My daughter. Oh my daughter.

 

Straddling the urban and the rural

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Recently, I had a lovely conversation with a friend about what it means to have a life that straddles what goes with an urban existence and what is woven into life in the country.  Sherod and I certainly live in the country and as I walk these days, my friends the cows, always gather to stare at me, sometimes to follow along with me, surely because they hope they’ll get some food from me.

So today, I am at Ascension after the services are all over, preparing to give a class called Safeguarding God’s Children which aims to prevent child sexual abuse in our churches.  I am setting up my fancy equipment in a lovely church in the heart of Montgomery, when I get a text from a parishioner who has a cattle farm not far from where I live in Lowndes County.  I have transcribed it below with permission.  This is what it looks like to live in my particular “both/and” life, a life so much more fun and so much funnier than seems permissible. Sometime soon, I suspect we’ll have us a good cookout at Church of the Ascension. And God bless the bull.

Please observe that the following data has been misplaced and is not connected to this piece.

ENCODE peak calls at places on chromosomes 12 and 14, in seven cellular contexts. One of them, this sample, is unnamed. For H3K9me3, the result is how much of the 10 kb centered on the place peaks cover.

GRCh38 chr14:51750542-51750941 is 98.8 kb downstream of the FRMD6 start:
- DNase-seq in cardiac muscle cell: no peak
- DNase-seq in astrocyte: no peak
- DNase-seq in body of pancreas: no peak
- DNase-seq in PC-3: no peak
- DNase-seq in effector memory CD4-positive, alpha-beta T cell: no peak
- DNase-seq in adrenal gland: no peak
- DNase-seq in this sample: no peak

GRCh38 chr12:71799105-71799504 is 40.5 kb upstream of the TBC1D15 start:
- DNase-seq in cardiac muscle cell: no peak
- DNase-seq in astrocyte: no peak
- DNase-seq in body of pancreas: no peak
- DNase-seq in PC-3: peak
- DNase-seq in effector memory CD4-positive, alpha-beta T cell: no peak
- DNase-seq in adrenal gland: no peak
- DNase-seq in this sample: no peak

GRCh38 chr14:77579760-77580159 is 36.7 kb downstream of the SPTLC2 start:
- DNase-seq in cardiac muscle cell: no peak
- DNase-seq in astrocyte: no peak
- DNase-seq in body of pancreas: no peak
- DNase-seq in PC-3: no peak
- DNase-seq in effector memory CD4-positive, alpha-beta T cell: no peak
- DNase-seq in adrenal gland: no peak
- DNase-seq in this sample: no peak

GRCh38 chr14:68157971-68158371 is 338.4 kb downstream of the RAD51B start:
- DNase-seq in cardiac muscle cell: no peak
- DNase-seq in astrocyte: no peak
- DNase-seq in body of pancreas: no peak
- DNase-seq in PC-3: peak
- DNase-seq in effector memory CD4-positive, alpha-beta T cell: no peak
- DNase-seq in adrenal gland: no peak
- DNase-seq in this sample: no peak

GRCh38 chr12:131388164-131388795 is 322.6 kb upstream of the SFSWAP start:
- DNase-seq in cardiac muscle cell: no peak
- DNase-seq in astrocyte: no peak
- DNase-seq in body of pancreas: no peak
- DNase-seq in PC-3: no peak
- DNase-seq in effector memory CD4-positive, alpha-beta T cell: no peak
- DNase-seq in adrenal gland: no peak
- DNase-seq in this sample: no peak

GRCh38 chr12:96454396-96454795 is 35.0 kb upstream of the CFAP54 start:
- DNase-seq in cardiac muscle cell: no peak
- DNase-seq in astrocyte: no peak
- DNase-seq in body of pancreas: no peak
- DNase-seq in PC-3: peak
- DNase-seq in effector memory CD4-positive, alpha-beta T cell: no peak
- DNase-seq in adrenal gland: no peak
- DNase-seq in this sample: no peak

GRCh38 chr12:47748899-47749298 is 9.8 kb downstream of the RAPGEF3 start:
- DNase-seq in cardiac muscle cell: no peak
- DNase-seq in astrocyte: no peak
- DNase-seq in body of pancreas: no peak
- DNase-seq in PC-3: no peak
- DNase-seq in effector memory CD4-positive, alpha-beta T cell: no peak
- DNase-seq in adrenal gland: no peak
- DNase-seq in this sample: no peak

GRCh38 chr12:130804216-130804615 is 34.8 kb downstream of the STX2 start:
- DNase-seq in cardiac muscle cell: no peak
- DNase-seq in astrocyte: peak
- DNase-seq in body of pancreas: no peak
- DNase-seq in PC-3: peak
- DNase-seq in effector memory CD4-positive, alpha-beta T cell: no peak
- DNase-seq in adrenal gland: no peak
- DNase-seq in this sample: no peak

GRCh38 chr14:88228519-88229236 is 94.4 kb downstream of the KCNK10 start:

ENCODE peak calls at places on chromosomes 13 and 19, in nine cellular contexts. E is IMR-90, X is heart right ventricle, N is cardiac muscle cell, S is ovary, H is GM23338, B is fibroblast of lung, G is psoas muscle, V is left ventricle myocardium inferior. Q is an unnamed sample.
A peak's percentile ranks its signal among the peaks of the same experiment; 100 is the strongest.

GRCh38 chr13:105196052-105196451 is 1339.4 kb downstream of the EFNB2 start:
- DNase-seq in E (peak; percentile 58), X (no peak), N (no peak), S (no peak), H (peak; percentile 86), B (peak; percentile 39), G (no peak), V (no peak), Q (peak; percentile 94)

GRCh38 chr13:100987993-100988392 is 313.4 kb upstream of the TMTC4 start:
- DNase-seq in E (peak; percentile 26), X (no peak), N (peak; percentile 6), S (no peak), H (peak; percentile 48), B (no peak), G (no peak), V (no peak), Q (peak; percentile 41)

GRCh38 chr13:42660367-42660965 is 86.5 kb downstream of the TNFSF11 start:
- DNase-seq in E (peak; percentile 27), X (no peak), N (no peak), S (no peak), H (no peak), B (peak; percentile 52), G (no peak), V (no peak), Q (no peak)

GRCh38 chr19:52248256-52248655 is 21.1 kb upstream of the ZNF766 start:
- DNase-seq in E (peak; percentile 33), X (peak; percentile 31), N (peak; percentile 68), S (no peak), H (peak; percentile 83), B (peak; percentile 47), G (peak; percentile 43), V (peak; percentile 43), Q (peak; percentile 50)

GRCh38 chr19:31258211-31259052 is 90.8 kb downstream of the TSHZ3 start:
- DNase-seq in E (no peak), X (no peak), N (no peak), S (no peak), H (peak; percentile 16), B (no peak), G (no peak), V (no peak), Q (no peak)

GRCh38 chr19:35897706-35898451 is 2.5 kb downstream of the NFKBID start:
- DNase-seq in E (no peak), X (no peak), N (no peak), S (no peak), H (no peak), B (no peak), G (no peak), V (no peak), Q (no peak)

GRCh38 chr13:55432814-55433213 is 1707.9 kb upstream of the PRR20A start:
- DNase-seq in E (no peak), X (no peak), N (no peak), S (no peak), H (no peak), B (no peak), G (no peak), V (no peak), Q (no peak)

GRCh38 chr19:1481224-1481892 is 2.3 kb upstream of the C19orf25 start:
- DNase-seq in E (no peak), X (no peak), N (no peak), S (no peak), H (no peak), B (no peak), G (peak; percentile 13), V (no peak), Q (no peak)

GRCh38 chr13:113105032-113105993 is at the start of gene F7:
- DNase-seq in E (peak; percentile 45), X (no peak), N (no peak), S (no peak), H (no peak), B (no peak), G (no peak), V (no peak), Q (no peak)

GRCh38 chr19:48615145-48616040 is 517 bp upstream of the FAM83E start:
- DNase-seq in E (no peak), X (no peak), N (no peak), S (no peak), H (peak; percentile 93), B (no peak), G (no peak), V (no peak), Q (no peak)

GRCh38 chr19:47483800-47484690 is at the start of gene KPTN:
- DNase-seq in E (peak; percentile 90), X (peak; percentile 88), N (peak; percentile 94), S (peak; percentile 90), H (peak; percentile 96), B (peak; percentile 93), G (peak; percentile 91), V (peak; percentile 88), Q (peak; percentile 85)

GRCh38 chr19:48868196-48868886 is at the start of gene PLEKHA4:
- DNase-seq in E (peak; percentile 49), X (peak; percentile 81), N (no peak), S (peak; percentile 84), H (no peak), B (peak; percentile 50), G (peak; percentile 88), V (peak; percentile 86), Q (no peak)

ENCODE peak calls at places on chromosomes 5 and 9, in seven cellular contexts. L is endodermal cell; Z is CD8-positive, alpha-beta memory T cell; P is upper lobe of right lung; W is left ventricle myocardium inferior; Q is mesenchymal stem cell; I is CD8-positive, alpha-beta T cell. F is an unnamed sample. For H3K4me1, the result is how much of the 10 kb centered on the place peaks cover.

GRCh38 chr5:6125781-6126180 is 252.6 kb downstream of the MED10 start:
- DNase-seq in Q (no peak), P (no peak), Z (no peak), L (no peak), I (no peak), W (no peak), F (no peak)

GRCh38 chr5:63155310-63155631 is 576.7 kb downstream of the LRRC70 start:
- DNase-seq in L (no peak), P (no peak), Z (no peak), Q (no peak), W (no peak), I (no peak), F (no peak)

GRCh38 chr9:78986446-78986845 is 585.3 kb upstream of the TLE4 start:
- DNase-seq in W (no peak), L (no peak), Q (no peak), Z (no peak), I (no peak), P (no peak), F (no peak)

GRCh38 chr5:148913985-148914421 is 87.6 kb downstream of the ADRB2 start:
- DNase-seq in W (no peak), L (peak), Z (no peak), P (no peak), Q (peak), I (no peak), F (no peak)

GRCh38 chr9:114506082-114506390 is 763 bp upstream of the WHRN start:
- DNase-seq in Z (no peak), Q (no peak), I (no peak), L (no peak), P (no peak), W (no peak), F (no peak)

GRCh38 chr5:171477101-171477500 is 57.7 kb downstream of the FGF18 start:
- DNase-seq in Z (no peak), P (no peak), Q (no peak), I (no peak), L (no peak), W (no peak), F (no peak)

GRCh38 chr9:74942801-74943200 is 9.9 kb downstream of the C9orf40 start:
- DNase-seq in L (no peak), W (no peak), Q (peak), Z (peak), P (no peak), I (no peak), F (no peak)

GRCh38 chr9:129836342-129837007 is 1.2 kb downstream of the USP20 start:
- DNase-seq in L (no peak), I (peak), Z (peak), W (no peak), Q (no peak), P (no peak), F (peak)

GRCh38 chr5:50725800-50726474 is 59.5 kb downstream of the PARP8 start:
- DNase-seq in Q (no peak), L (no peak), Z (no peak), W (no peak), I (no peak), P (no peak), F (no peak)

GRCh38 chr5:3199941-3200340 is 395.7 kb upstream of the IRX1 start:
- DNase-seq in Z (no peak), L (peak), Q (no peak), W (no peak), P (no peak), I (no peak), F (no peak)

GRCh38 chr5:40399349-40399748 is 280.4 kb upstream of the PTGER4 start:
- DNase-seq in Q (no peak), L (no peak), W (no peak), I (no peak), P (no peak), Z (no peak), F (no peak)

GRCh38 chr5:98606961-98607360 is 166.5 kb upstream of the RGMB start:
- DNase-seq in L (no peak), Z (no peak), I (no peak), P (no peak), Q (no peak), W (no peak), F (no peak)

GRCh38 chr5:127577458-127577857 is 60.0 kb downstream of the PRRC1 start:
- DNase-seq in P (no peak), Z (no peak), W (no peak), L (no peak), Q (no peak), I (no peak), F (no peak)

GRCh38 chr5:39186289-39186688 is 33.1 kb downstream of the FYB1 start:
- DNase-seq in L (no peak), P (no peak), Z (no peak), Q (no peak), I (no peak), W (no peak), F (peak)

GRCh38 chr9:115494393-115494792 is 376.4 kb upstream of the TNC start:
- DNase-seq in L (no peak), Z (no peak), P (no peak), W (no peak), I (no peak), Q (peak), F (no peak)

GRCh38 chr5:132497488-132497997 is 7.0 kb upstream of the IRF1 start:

“Hey Rosa. Frank wanted you to know he is bringing a lot of hamburger meat to church tomorrow. He has coordinated with Will and Octavio so all will be well. A huge bull had to go. Hattie Boo”

A Lowndesboro kind of Sabbath time

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This Sunday’s Scripture lessons in the Revised Common Lectionary are about observing the Sabbath. I preach on Sunday so I have been reading about the different preparations, the prayers, the ways in which our Jewish brothers and sisters observe the Sabbath, though today is technically, kinda, sorta a day off.  Just that little bit of looking in on the holiness of Shabbat brings quiet with it.

I took my dad to his physical therapy appointment in Prattville today, and drank coffee at Panera’s and worked on my sermon.  Then I came home and picked back up on the cross stitch project I’m working on.  It had been a while since I’d done this kind of work. In the heat of an Alabama summer (98 today, with heat index) that feels like it started too soon, the slow, careful work of sewing fits just right. When it had cooled down in the late afternoon, I set out for one of my walks, listening to Benedict Cumberbatch read Carlo Rovelli’s new book, The Order of Time.  Four miles and 1 ½ hours later, I walked back into the house just as the sun was setting, the beginning of the Sabbath.

A trug of vegetables, onions, new Yukon Gold potatoes, and fruits, including our first peaches, were sitting on my kitchen counter—Sherod’s harvest for the day. Some of the bounty is roasting in the oven, some will get blanched and put up, some I look forward to eating raw and juicy and delicious.  This is actually just a little bit of Lowndesboro kind of Sabbath time. May peace enfold us all this night.